- As number in intensive care stabilizes, deaths per unit time decrease
- Statistical analysis is highly preliminary, doctors caution
- Umeå residents are practicing social distancing, but less than in early April, Google analysis indicates
- Only one new case of coronavirus confirmed today
ÅLIDHEM – As a third day passed with no new coronavirus deaths reported in Västerbotten, a pattern is beginning to emerge in survival data which suggests that fewer people now, compared to early April, are dying from the infection, relative to the number in intensive care. Statistics published today by regional officials show that although the intensive care count has remained relatively steady between 8 and 13 since April 6 — the day the first death was reported — the mortality rate itself has declined.
Umeå intensive care operational head Johan Thunberg cautioned, however, that the data is not strong enough to draw an absolute conclusion about an increase in the survival rate. “We have too little material to start looking at survival statistics and the like,” he told Västerbottens-Kuriren, “but we can say this: in essence, our pattern is following what we have seen elsewhere” in Sweden.
Thunberg was referring to a mid-April report at Karolinska University Hospital, when its chief medical officer David Konrad told SVT television that there was a “slight slowdown” in the percentage dying in, rather than being released from, intensive care.
“It may be temporary; it’s too early to say,” Konrad explained, “but things are looking a little better.”
Thunberg said that “in the beginning, the situation was rather bleak”, but over time, Umeå doctors have changed the way that they treat patients with COVID-19, the disease caused by the virus. One change has been in the way that they use breathing tubes. At the beginning, they would place tubes through the mouth. Now, however, they insert the tubes through a hole in the throat, beneath the vocal cords. This requires less intense anesthesia, which makes it easier, in some cases, for the body to heal itself, doctors suspect.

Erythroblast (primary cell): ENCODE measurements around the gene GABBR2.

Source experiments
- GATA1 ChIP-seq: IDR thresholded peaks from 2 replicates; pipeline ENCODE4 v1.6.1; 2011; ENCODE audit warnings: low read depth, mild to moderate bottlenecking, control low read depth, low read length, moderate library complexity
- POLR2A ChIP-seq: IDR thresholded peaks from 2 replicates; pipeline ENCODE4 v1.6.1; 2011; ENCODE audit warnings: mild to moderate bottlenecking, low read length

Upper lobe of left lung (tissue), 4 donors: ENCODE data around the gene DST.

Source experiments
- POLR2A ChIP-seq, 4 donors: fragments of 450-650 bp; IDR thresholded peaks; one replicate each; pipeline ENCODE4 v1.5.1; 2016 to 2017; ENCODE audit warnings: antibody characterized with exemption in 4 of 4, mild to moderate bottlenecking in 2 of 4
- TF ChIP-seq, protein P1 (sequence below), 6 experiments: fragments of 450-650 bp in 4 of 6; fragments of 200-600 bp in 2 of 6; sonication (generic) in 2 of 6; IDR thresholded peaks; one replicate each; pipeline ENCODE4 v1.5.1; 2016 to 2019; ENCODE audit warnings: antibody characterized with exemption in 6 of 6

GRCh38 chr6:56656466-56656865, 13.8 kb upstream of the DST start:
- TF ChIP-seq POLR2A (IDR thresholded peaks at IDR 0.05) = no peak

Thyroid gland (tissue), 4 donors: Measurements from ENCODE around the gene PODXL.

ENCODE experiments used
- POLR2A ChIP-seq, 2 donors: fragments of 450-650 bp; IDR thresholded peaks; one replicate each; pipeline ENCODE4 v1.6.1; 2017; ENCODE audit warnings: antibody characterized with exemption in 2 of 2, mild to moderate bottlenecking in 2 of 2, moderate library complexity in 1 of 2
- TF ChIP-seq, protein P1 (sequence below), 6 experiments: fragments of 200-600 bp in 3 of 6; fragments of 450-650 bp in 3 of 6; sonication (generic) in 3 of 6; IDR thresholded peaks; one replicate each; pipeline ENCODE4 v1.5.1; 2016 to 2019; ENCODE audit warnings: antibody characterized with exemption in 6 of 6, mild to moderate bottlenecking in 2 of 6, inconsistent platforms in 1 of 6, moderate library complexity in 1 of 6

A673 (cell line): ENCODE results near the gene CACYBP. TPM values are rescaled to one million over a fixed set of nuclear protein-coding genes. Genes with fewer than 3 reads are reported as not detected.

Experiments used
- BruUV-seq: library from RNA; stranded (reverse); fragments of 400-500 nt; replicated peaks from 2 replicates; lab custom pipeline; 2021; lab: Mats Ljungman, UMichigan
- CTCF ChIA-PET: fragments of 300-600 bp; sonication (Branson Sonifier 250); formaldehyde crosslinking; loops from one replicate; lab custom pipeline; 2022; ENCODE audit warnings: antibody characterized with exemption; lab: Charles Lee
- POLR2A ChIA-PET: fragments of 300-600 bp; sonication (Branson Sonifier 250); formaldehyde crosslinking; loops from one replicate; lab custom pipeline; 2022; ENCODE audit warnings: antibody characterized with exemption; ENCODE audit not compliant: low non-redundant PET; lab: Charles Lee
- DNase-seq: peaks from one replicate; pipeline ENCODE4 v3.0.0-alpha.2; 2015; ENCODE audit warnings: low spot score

Thunberg also told the paper that the hospital is “well prepared” for the Umeå coronavirus peak, which according to the most recent assessments is expected in June. The peak is defined as the time when the city’s medical facilities have their highest burden due to the pandemic. Umeå intensive care nurse Veronica Frost told SVT this morning that Umeå hospital is not facing the kind of burden that Stockholm hospitals are. “We are set up to allow 50 patients to be treated in intensive care at one time in Umeå,” she said. “So far, our health care staff is matching pace with what’s going on, so there is no chaos.”
“I think there will be more patients than there are today,” he said, “but I’m not entirely convinced we will get a huge wave. But, this is all on the condition that residents continue to behave properly and maintain social distancing.”
Umebor continue to practice social distancing, although less so than in early April, figures from Google showed today. In Google’s Mobility Report from the period of March 15 to April 26, the amount of visits to normally crowded places like stores, transit stations, and the workplace has stayed considerably below pre-pandemic levels. The mobility report is an aggregate of statistics of where and when people have moved about, as tracked by Google through global positioning systems.
The mobility report for Västerbotten shows that just after the announcement of the first deaths — the week after April 6 — there was a prominent spike in the amount of time people spent at home and away from crowded spaces. However, that spike ended about a week later.
Västerbotten officials announced only one more case of confirmed coronavirus in the region today, with 19 in the hospital and nine in intensive care, a drop of one each.
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